As the German Democratic Republic hurtled towards the economic abyss, a paper prepared for the country’s ruling Politburo in the late-1980s made the situation painfully clear: an increase in exports by 500% would be necessary in order to stabilise debt levels.
An impossible feat.
As British author Frederick Taylor explains: “In the 1980s, when according to the economic plan the country was supposed to be turning into a high-tech, R&D based modern powerhouse, the story had in fact been one of a steady decline and increasing foreign indebtedness.The GDR could only imitate, not innovate.”
As British author Frederick Taylor explains: “In the 1980s, when according to the economic plan the country was supposed to be turning into a high-tech, R&D based modern powerhouse, the story had in fact been one of a steady decline and increasing foreign indebtedness.
The GDR could only imitate, not innovate.”
The tangible menace of social and political unrest in East Germany had appeared earlier in 1953, following Joseph Stalin’s death, in the form of a nationwide uprising – only to be stomped out by Soviet troops, much as would happen in Hungary in 1956 and Czechoslovakia in 1968. As a result, the country would come to prioritise the repression of its own people, ensuring decades of simmering resentment and frustration before this eventually boiled over in the late 1980s.
While the effectiveness of the East German State Security Police grew – the borders remained firmly secured, dissidents observed or imprisoned, and a cadre of informants and collaborators fostered – the threat of Soviet military intervention to deal with political unrest in the country remained ever-present.
Yet, another – less visible – enemy was slowly eating away at the country from within. One that could not be defeated with tanks and soldiers.
By the mid-1980s, the trajectory of East German’s financial ruin was already well established. With the underlying economic conditions that would ensure the downfall of the state and its ruling ideology firmly in place.
“What no one understood, at the beginning of 1989, was that the Soviet Union, its empire, its ideology – and therefore the Cold War – was a sandpile ready to slide. All it took to make that happen were a few more grains of sand. The people who dropped them were not in charge of superpowers or movements or religions: they were ordinary people with simple priorities who saw, seized, and sometimes stumbled into opportunities. In doing so, they caused a collapse no one could stop. Their “leaders” had little choice but to follow.”
John Lewis Gaddis
It was to be the two hundredth anniversary of the French revolution; two centuries since the storming of the Bastille. A year for celebrating the abolition of the Ancien Régime, the abrogation of French dynastic rule, the toppling of absolutism, and an end to the country’s oppressive feudal system.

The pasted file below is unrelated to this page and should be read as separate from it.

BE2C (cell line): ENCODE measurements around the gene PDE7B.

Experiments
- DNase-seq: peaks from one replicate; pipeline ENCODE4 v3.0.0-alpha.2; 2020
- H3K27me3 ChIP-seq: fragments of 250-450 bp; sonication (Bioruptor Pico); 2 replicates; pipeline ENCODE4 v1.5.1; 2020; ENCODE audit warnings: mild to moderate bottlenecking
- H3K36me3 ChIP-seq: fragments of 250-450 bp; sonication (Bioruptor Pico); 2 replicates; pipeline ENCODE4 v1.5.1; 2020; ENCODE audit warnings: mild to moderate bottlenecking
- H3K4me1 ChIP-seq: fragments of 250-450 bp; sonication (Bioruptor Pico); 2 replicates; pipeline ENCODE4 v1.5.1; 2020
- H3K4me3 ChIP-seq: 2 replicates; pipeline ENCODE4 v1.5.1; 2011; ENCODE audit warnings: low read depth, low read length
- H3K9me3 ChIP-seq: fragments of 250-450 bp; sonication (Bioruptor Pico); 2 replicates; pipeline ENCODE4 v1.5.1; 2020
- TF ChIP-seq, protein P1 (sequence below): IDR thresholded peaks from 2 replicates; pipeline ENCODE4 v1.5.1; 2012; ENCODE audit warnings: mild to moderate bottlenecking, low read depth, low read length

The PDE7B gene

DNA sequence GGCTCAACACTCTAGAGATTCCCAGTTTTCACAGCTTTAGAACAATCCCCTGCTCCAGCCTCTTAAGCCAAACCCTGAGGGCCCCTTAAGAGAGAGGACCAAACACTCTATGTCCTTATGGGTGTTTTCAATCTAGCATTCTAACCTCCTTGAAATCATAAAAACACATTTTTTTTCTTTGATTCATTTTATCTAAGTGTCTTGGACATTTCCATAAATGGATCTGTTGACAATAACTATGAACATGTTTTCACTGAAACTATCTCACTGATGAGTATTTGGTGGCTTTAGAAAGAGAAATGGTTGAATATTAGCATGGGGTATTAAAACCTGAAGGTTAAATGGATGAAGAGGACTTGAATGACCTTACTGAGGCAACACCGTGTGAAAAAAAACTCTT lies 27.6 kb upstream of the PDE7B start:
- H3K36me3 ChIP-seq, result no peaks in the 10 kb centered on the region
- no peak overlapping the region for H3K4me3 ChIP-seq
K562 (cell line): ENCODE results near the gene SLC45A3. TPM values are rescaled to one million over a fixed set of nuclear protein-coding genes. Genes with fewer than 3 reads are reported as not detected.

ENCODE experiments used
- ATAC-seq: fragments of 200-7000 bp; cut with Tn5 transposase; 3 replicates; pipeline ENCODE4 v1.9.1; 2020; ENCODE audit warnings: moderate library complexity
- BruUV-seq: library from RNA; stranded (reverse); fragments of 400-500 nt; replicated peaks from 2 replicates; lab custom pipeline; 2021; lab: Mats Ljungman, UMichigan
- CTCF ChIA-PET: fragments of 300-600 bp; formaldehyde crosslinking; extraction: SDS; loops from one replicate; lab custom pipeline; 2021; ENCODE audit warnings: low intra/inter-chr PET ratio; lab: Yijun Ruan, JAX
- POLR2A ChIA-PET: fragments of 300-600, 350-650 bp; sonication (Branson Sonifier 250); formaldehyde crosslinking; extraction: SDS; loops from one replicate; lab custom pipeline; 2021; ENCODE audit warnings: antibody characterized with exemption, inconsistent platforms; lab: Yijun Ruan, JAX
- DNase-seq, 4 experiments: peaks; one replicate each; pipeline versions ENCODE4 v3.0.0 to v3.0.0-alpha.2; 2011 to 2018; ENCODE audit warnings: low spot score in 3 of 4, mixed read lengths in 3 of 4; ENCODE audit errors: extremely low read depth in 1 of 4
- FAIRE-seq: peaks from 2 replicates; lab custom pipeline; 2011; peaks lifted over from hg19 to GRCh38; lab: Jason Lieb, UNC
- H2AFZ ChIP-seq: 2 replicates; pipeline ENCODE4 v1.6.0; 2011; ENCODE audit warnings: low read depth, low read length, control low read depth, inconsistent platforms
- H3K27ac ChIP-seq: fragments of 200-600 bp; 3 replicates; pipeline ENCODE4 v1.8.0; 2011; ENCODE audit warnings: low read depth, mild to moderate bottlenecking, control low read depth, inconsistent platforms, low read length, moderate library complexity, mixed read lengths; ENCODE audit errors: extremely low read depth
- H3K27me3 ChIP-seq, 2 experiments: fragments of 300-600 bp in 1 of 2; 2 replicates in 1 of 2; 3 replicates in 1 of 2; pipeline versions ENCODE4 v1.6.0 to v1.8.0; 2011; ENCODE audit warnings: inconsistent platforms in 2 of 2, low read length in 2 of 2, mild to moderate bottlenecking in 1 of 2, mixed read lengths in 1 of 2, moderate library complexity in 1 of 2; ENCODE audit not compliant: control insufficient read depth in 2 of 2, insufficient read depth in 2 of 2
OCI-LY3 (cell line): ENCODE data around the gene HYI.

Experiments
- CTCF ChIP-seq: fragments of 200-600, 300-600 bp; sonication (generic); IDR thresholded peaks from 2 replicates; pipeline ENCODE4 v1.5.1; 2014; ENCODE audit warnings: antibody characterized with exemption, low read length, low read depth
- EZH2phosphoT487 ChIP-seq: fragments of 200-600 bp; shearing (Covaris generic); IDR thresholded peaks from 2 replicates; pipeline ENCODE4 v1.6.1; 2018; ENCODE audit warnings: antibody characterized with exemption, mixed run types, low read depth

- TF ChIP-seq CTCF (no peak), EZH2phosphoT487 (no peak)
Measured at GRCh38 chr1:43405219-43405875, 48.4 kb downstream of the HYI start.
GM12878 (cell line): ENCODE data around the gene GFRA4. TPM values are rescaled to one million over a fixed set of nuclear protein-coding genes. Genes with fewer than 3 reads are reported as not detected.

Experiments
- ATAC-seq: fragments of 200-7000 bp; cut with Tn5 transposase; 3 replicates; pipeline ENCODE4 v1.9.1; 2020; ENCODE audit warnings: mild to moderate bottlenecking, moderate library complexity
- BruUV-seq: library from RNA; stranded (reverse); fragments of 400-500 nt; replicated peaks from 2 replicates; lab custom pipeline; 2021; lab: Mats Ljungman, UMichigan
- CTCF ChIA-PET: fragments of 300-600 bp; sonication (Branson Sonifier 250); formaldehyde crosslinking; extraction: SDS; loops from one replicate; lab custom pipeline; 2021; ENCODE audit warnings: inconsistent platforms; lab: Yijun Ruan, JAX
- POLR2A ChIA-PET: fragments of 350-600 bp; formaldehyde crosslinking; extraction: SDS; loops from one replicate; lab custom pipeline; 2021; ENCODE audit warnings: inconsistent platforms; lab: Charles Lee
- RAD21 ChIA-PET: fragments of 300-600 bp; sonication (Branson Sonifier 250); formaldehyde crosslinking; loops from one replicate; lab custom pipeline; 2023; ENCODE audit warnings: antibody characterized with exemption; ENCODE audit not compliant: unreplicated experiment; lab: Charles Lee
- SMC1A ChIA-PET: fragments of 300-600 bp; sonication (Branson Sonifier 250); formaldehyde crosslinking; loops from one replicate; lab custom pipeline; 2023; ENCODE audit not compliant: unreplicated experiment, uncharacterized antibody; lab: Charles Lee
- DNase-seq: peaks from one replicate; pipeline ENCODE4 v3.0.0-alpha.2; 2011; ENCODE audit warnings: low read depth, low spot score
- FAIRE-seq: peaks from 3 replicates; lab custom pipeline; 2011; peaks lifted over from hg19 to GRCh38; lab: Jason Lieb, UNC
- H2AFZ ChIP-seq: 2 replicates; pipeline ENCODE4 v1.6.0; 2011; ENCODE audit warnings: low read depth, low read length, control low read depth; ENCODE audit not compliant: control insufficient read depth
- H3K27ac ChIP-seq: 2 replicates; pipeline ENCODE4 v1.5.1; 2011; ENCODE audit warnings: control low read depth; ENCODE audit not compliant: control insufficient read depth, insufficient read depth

To the peasants, who made up the largest part of France’s population at the time, practical matters such as food shortages and ruinously high taxation appeared in urgent need of redress. But it would be the offensively decadent lifestyles of the ruling elite and their detachment from the reality faced by the majority of French society, that would come to act as the most powerful accelerant of the revolutionary fire.
The ideas of Enlightenment-era philosophy would serve as a further catalyst – with Thomas Jefferson, who witnessed the year’s events in Paris while serving as Minister to France, assisting in drafting a ‘Declaration of the Rights of Man and of the Citizen’. As a core statement of the values of the French Revolution, the Declaration would come to be seen as a definitive formulation of the doctrine of secular natural law – evident from its opening article that “Men are born and remain free and equal in rights.”
This intersection of utopian aspiration and bread-and-butter grievances, however, would result in the bloodsoaked transformation of French society from 1789 – as traditional order was overthrown and thousands perished in a reign of terror. Culminating in the appointment of Napoleon Bonaparte as the First Consul of the French Republic.
Assessing thee events, Karl Marx would refer to the French Revolution as the “most colossal revolution that history has ever known”.
Undoubtedly, the French Revolution was one of the greatest events in human history and an inexhaustible source of instruction for any student of history on the strength of ideas, the extent of their reach, and the hazards of their implementation. A warning from the past of how good intentions can lapse into purges, mass murder, and war.
As protest across Eastern Europe – against the regimes that laid claim to being representative manifestations of Marx’s ideas of earth – grew in 1989, the question of whether the outcome would be as tragic or bloody as what had occured two hundred years previously remained to be seen. What in retrospect can be stated, is that at the time few knew how close they were to the end – or how exactly it would come.
Marx himself claimed to have a great sense of the direction of history; that the material conditions of life and individuals’ relationship with modes of production would determine the course of the future. And that future would be a transition from capitalism to socialism, before reaching true communism as the final stage of human societal development.
But by February 1981, the Soviet transition to communism – which had been announced under Nikita Khruschev’s leadership as feasible by 1980 – had been publicly abandoned.